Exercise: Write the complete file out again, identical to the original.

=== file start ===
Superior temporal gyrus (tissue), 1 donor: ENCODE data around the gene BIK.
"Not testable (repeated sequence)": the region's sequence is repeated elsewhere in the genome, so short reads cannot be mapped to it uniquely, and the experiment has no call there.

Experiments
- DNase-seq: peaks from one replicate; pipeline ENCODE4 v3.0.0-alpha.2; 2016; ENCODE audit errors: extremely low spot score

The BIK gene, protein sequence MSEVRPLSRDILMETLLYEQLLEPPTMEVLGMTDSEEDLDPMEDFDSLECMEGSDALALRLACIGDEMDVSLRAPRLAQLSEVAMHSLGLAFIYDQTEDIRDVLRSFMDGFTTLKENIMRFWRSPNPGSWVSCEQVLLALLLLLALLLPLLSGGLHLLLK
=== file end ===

Superior temporal gyrus (tissue), 1 donor: ENCODE data around the gene BIK.
"Not testable (repeated sequence)": the region's sequence is repeated elsewhere in the genome, so short reads cannot be mapped to it uniquely, and the experiment has no call there.

Experiments
- DNase-seq: peaks from one replicate; pipeline ENCODE4 v3.0.0-alpha.2; 2016; ENCODE audit errors: extremely low spot score

The BIK gene, protein sequence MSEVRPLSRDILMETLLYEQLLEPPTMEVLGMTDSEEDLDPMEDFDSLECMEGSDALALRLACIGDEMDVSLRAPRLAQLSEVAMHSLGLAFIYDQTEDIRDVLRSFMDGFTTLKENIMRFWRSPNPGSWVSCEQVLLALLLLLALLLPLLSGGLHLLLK